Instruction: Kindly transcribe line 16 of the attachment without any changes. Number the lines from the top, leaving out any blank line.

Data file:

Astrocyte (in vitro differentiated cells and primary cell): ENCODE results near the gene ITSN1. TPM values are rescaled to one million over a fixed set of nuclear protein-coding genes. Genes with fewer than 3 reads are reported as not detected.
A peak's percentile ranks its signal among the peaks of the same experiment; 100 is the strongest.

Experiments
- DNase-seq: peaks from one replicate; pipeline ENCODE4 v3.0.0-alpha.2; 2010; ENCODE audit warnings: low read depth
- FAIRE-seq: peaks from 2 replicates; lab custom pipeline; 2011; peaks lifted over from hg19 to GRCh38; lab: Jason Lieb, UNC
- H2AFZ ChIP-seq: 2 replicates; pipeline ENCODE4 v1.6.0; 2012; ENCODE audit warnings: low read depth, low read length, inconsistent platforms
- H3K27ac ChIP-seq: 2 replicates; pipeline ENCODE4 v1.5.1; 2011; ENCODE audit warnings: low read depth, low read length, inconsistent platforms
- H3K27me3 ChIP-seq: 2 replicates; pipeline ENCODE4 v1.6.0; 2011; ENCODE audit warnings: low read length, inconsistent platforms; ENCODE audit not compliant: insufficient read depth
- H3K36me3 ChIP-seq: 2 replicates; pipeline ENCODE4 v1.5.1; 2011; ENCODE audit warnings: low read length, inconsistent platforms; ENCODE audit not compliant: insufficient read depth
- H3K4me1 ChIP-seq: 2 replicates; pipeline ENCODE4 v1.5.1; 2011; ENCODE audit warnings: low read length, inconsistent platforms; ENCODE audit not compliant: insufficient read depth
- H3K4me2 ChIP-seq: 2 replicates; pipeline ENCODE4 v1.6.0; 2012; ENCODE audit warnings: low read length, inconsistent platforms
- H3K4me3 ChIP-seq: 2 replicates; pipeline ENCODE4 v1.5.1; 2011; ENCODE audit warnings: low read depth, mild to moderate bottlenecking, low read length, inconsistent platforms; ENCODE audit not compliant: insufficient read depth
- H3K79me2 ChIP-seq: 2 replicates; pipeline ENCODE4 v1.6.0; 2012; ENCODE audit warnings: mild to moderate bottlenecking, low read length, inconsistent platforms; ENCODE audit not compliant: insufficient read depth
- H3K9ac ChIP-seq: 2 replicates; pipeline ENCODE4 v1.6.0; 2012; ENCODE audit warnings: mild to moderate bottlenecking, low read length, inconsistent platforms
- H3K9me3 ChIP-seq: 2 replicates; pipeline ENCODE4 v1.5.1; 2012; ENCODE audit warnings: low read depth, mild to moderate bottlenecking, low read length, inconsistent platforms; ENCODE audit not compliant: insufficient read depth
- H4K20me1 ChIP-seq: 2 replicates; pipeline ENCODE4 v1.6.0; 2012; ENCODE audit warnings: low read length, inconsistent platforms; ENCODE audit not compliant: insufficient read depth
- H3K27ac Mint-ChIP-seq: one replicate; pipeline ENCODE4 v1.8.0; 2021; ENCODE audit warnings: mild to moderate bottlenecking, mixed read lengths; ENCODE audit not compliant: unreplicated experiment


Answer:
- H4K20me1 ChIP-seq: 2 replicates; pipeline ENCODE4 v1.6.0; 2012; ENCODE audit warnings: low read length, inconsistent platforms; ENCODE audit not compliant: insufficient read depth